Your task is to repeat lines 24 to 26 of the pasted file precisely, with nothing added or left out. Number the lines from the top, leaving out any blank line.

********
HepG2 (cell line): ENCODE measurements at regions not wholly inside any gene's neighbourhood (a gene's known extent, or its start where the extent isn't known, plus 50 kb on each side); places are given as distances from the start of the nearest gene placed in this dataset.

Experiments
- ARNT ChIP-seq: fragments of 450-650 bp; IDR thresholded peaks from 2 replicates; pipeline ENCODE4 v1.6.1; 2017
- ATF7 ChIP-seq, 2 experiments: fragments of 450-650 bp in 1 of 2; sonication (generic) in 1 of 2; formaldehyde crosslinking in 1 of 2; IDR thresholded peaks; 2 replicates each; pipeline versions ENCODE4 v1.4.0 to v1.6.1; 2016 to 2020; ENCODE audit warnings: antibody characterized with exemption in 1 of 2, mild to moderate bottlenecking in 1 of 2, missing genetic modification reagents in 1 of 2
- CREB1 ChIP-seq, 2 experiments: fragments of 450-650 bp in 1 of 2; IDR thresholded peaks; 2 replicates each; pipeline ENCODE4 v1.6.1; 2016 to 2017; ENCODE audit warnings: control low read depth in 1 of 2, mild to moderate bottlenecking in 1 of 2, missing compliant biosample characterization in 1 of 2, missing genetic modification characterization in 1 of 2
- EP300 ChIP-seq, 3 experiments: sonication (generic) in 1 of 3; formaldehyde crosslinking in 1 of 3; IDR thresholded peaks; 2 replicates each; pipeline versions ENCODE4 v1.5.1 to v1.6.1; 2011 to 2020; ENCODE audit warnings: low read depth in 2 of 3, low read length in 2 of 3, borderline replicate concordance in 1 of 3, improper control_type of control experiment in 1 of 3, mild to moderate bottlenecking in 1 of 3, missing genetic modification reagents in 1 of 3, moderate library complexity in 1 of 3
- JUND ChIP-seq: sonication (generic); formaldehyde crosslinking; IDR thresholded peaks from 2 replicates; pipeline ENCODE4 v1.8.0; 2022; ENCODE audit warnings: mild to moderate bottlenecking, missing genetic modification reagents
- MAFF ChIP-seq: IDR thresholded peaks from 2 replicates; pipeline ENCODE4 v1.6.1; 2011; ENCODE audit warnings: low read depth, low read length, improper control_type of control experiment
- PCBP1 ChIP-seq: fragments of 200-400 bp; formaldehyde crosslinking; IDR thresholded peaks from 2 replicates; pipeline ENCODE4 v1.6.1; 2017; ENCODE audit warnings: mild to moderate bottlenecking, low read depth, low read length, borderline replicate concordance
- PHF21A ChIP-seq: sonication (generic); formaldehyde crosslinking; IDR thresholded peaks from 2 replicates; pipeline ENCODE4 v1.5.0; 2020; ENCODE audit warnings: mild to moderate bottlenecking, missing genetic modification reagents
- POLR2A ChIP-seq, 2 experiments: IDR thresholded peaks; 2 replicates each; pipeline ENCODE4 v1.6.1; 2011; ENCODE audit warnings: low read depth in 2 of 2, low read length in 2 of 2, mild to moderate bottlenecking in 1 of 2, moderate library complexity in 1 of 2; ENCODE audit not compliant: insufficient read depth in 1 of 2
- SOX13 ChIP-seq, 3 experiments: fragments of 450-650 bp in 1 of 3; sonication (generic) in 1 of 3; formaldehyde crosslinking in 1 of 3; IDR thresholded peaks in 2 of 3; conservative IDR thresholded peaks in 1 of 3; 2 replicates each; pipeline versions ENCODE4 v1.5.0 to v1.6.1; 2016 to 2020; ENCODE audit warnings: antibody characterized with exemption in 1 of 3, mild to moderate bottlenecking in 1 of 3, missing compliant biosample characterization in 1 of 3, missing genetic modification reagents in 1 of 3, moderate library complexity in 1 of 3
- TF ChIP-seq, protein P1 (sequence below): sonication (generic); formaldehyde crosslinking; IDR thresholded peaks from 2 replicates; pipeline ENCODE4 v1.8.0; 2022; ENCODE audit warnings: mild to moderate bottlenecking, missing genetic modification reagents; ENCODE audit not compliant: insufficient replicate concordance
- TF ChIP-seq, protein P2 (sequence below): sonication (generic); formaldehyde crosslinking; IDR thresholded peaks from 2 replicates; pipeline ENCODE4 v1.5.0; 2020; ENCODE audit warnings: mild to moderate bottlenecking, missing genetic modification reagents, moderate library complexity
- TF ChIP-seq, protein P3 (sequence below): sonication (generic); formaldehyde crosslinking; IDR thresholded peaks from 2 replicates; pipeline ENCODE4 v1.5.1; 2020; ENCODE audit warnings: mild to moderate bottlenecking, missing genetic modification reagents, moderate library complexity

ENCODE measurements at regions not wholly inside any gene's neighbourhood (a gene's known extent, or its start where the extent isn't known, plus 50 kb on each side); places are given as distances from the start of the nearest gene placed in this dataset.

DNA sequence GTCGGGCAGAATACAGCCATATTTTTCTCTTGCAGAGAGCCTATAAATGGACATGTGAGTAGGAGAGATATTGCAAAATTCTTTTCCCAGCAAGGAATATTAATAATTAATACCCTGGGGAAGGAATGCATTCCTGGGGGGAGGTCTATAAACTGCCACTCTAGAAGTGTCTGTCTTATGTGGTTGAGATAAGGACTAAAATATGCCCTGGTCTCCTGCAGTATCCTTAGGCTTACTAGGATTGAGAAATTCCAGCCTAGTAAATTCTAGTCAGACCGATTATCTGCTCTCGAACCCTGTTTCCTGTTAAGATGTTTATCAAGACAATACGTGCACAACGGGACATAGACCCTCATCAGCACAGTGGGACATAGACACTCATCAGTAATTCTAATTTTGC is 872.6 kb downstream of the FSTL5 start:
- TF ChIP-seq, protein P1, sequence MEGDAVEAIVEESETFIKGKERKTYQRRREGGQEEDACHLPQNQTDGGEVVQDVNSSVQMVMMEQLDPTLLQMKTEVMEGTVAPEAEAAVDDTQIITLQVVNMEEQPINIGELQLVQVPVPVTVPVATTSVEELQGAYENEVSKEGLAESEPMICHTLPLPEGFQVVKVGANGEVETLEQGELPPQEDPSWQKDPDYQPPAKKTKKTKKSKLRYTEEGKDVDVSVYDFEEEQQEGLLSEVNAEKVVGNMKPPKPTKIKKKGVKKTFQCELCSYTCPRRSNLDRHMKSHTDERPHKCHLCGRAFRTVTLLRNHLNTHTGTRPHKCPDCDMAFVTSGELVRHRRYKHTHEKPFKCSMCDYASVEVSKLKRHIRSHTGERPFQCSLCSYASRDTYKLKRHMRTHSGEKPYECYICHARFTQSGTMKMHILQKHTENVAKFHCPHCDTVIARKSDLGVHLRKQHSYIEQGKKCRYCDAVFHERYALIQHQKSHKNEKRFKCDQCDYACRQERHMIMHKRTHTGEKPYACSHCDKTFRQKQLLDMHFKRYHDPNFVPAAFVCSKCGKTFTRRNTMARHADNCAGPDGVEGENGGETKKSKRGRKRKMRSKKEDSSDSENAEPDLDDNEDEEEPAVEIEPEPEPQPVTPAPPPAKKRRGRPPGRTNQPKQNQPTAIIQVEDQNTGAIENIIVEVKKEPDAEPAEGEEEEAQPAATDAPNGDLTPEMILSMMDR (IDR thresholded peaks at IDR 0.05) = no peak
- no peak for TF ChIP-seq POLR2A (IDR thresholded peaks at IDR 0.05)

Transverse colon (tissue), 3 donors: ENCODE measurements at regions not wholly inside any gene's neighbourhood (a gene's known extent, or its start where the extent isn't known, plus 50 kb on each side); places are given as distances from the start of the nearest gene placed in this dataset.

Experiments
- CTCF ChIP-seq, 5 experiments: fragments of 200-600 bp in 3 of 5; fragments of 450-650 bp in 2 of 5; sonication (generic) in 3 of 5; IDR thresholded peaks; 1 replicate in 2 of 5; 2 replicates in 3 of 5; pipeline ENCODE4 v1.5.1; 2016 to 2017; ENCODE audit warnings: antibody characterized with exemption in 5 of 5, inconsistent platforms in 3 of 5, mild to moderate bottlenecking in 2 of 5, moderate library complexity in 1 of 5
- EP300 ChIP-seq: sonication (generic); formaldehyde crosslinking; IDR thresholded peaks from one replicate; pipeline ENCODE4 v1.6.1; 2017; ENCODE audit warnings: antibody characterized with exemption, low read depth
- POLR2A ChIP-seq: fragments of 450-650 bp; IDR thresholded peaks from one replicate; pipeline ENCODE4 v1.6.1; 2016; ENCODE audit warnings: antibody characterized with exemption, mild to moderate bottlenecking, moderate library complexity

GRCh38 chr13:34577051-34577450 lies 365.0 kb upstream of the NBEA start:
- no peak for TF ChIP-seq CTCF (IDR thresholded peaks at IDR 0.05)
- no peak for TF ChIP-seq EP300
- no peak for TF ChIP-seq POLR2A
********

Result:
- POLR2A ChIP-seq: fragments of 450-650 bp; IDR thresholded peaks from one replicate; pipeline ENCODE4 v1.6.1; 2016; ENCODE audit warnings: antibody characterized with exemption, mild to moderate bottlenecking, moderate library complexity

GRCh38 chr13:34577051-34577450 lies 365.0 kb upstream of the NBEA start:
- no peak for TF ChIP-seq CTCF (IDR thresholded peaks at IDR 0.05)